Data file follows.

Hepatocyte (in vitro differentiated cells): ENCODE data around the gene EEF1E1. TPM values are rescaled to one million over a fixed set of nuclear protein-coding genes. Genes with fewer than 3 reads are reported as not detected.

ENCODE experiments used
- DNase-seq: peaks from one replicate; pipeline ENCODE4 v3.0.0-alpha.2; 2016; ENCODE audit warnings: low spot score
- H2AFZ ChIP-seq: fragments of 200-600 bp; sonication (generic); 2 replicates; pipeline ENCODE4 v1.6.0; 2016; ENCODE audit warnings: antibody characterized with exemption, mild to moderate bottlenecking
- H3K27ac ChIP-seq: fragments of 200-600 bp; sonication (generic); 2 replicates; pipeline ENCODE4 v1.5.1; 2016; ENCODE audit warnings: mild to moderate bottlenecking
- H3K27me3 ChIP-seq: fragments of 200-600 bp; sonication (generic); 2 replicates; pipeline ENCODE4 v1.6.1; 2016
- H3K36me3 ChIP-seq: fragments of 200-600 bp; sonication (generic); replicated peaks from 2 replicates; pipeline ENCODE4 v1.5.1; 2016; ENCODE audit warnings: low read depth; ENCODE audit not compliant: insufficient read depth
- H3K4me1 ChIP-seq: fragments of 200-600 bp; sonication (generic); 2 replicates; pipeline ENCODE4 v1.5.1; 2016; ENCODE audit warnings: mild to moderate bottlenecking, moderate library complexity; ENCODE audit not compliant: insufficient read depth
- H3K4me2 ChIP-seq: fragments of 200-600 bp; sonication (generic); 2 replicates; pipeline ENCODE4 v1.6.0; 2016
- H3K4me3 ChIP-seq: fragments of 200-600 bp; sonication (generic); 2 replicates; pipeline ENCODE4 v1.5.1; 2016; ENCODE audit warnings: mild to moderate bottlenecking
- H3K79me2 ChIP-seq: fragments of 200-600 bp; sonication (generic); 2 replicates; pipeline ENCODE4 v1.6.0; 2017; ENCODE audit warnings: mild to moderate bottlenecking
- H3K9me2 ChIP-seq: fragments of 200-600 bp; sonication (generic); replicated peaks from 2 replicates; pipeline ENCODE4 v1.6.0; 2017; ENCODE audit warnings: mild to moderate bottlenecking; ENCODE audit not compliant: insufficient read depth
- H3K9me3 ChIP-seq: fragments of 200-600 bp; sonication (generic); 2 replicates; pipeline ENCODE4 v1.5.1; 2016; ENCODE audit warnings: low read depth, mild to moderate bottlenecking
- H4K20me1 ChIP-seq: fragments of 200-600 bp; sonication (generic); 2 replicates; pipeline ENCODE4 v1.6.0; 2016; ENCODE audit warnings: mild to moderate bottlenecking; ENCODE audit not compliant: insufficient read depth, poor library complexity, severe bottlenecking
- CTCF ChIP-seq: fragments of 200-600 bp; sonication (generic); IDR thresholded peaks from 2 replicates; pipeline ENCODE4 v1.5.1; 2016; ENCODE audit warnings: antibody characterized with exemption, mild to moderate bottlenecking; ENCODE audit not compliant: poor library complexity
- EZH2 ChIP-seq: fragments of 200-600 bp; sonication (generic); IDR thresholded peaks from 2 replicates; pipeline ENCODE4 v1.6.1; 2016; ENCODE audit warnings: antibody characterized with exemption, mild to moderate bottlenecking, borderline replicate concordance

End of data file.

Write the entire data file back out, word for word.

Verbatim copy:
Hepatocyte (in vitro differentiated cells): ENCODE data around the gene EEF1E1. TPM values are rescaled to one million over a fixed set of nuclear protein-coding genes. Genes with fewer than 3 reads are reported as not detected.

ENCODE experiments used
- DNase-seq: peaks from one replicate; pipeline ENCODE4 v3.0.0-alpha.2; 2016; ENCODE audit warnings: low spot score
- H2AFZ ChIP-seq: fragments of 200-600 bp; sonication (generic); 2 replicates; pipeline ENCODE4 v1.6.0; 2016; ENCODE audit warnings: antibody characterized with exemption, mild to moderate bottlenecking
- H3K27ac ChIP-seq: fragments of 200-600 bp; sonication (generic); 2 replicates; pipeline ENCODE4 v1.5.1; 2016; ENCODE audit warnings: mild to moderate bottlenecking
- H3K27me3 ChIP-seq: fragments of 200-600 bp; sonication (generic); 2 replicates; pipeline ENCODE4 v1.6.1; 2016
- H3K36me3 ChIP-seq: fragments of 200-600 bp; sonication (generic); replicated peaks from 2 replicates; pipeline ENCODE4 v1.5.1; 2016; ENCODE audit warnings: low read depth; ENCODE audit not compliant: insufficient read depth
- H3K4me1 ChIP-seq: fragments of 200-600 bp; sonication (generic); 2 replicates; pipeline ENCODE4 v1.5.1; 2016; ENCODE audit warnings: mild to moderate bottlenecking, moderate library complexity; ENCODE audit not compliant: insufficient read depth
- H3K4me2 ChIP-seq: fragments of 200-600 bp; sonication (generic); 2 replicates; pipeline ENCODE4 v1.6.0; 2016
- H3K4me3 ChIP-seq: fragments of 200-600 bp; sonication (generic); 2 replicates; pipeline ENCODE4 v1.5.1; 2016; ENCODE audit warnings: mild to moderate bottlenecking
- H3K79me2 ChIP-seq: fragments of 200-600 bp; sonication (generic); 2 replicates; pipeline ENCODE4 v1.6.0; 2017; ENCODE audit warnings: mild to moderate bottlenecking
- H3K9me2 ChIP-seq: fragments of 200-600 bp; sonication (generic); replicated peaks from 2 replicates; pipeline ENCODE4 v1.6.0; 2017; ENCODE audit warnings: mild to moderate bottlenecking; ENCODE audit not compliant: insufficient read depth
- H3K9me3 ChIP-seq: fragments of 200-600 bp; sonication (generic); 2 replicates; pipeline ENCODE4 v1.5.1; 2016; ENCODE audit warnings: low read depth, mild to moderate bottlenecking
- H4K20me1 ChIP-seq: fragments of 200-600 bp; sonication (generic); 2 replicates; pipeline ENCODE4 v1.6.0; 2016; ENCODE audit warnings: mild to moderate bottlenecking; ENCODE audit not compliant: insufficient read depth, poor library complexity, severe bottlenecking
- CTCF ChIP-seq: fragments of 200-600 bp; sonication (generic); IDR thresholded peaks from 2 replicates; pipeline ENCODE4 v1.5.1; 2016; ENCODE audit warnings: antibody characterized with exemption, mild to moderate bottlenecking; ENCODE audit not compliant: poor library complexity
- EZH2 ChIP-seq: fragments of 200-600 bp; sonication (generic); IDR thresholded peaks from 2 replicates; pipeline ENCODE4 v1.6.1; 2016; ENCODE audit warnings: antibody characterized with exemption, mild to moderate bottlenecking, borderline replicate concordance